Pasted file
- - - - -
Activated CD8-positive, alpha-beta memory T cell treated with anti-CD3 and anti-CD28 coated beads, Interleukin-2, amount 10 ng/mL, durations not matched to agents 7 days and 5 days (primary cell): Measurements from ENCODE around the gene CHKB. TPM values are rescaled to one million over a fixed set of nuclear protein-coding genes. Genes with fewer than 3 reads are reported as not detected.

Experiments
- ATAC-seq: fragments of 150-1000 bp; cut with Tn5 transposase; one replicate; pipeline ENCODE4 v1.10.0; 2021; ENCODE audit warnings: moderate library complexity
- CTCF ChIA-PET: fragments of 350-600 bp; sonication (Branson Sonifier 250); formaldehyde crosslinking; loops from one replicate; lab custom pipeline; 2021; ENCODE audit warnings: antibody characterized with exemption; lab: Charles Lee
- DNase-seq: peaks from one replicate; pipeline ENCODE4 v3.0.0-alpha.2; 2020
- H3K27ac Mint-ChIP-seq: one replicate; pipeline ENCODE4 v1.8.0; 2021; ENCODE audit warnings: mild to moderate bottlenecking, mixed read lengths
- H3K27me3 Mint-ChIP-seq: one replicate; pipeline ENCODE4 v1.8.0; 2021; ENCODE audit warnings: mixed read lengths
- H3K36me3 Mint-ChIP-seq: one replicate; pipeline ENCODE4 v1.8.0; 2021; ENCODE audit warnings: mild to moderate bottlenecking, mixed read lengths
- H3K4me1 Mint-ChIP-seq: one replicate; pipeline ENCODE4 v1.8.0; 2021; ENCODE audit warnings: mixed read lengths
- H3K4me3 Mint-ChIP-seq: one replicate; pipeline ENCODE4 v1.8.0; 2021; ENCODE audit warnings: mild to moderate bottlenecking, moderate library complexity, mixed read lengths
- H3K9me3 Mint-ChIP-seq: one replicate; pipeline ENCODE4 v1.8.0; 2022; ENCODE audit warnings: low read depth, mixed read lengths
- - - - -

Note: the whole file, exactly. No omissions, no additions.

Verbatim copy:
Activated CD8-positive, alpha-beta memory T cell treated with anti-CD3 and anti-CD28 coated beads, Interleukin-2, amount 10 ng/mL, durations not matched to agents 7 days and 5 days (primary cell): Measurements from ENCODE around the gene CHKB. TPM values are rescaled to one million over a fixed set of nuclear protein-coding genes. Genes with fewer than 3 reads are reported as not detected.

Experiments
- ATAC-seq: fragments of 150-1000 bp; cut with Tn5 transposase; one replicate; pipeline ENCODE4 v1.10.0; 2021; ENCODE audit warnings: moderate library complexity
- CTCF ChIA-PET: fragments of 350-600 bp; sonication (Branson Sonifier 250); formaldehyde crosslinking; loops from one replicate; lab custom pipeline; 2021; ENCODE audit warnings: antibody characterized with exemption; lab: Charles Lee
- DNase-seq: peaks from one replicate; pipeline ENCODE4 v3.0.0-alpha.2; 2020
- H3K27ac Mint-ChIP-seq: one replicate; pipeline ENCODE4 v1.8.0; 2021; ENCODE audit warnings: mild to moderate bottlenecking, mixed read lengths
- H3K27me3 Mint-ChIP-seq: one replicate; pipeline ENCODE4 v1.8.0; 2021; ENCODE audit warnings: mixed read lengths
- H3K36me3 Mint-ChIP-seq: one replicate; pipeline ENCODE4 v1.8.0; 2021; ENCODE audit warnings: mild to moderate bottlenecking, mixed read lengths
- H3K4me1 Mint-ChIP-seq: one replicate; pipeline ENCODE4 v1.8.0; 2021; ENCODE audit warnings: mixed read lengths
- H3K4me3 Mint-ChIP-seq: one replicate; pipeline ENCODE4 v1.8.0; 2021; ENCODE audit warnings: mild to moderate bottlenecking, moderate library complexity, mixed read lengths
- H3K9me3 Mint-ChIP-seq: one replicate; pipeline ENCODE4 v1.8.0; 2022; ENCODE audit warnings: low read depth, mixed read lengths